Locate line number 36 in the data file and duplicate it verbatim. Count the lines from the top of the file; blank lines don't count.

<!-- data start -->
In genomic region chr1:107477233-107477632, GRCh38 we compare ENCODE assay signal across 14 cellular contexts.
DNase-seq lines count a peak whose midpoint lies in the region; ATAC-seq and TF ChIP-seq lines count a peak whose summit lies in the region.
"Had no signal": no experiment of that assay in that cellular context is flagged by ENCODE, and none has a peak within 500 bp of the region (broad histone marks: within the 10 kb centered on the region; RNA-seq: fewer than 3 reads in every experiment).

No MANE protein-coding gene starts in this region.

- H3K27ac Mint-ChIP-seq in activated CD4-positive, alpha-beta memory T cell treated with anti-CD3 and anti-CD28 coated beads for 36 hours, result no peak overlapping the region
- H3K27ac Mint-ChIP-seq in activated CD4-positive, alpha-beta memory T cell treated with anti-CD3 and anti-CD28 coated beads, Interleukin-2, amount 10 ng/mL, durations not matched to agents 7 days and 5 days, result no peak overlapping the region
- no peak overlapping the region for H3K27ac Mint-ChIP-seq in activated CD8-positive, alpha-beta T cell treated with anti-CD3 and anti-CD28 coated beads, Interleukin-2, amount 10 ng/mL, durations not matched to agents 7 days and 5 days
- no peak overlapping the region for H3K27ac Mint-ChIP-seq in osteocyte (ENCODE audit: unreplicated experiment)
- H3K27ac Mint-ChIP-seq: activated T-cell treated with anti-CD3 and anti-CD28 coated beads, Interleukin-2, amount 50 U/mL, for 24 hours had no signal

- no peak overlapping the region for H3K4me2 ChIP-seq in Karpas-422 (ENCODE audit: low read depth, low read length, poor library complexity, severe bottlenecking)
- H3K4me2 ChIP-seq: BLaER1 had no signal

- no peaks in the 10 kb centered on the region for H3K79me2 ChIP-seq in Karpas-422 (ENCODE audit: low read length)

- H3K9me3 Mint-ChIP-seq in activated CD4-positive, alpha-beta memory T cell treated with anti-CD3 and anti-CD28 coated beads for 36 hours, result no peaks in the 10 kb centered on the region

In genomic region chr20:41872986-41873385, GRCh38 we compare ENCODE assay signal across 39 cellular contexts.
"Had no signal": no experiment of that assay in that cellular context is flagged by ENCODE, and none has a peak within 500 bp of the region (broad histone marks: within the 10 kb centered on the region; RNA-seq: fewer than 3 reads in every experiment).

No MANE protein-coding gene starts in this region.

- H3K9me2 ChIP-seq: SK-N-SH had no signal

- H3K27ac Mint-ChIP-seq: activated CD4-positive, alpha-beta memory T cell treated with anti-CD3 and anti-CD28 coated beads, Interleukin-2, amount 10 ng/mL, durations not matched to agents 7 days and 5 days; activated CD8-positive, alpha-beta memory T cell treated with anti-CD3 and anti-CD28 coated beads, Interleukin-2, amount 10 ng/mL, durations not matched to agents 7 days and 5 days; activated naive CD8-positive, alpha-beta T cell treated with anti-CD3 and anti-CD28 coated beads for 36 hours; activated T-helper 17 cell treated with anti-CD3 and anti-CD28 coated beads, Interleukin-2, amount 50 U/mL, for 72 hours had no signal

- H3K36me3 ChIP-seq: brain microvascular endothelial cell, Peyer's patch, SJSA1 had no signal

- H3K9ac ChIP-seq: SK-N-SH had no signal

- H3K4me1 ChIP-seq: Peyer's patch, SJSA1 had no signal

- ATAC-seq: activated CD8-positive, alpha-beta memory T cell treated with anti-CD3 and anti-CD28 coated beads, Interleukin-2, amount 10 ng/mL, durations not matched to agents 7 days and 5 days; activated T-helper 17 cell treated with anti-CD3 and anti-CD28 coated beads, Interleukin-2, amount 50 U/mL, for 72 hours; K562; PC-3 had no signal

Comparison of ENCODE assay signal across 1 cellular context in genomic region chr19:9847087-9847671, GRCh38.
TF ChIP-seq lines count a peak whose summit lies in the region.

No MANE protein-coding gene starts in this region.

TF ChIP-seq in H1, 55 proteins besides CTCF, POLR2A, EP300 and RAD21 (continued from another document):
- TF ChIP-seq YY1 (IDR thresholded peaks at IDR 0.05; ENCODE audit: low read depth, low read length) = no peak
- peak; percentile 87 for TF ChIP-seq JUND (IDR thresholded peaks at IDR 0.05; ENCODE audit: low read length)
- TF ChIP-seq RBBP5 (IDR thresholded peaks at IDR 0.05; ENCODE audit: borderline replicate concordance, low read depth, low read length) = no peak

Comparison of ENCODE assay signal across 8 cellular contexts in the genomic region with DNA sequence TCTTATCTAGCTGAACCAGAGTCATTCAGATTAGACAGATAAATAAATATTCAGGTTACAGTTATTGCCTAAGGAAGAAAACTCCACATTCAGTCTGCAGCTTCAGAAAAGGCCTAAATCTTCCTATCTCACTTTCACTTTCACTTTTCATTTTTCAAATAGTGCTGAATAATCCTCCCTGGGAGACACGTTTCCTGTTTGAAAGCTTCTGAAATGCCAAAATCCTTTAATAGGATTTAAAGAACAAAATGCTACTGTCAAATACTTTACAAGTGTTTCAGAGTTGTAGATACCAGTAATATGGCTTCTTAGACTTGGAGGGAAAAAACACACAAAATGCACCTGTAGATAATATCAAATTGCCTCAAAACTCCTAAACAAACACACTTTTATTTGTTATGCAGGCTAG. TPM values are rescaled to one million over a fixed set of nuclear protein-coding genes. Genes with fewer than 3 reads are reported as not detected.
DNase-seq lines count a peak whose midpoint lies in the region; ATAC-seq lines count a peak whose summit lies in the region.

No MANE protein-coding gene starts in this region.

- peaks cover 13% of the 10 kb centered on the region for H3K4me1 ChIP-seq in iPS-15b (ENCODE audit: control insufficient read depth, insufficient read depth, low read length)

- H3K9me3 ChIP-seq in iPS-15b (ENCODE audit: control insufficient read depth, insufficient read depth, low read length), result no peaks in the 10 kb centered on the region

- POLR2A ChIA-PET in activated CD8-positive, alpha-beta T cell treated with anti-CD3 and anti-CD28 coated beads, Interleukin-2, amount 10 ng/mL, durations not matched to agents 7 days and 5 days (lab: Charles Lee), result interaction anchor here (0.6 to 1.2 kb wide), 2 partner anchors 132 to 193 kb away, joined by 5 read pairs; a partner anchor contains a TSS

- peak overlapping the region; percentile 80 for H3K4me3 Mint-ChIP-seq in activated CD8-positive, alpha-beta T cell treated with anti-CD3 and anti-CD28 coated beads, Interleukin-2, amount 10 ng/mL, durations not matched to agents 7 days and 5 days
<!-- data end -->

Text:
- peak overlapping the region; percentile 80 for H3K4me3 Mint-ChIP-seq in activated CD8-positive, alpha-beta T cell treated with anti-CD3 and anti-CD28 coated beads, Interleukin-2, amount 10 ng/mL, durations not matched to agents 7 days and 5 days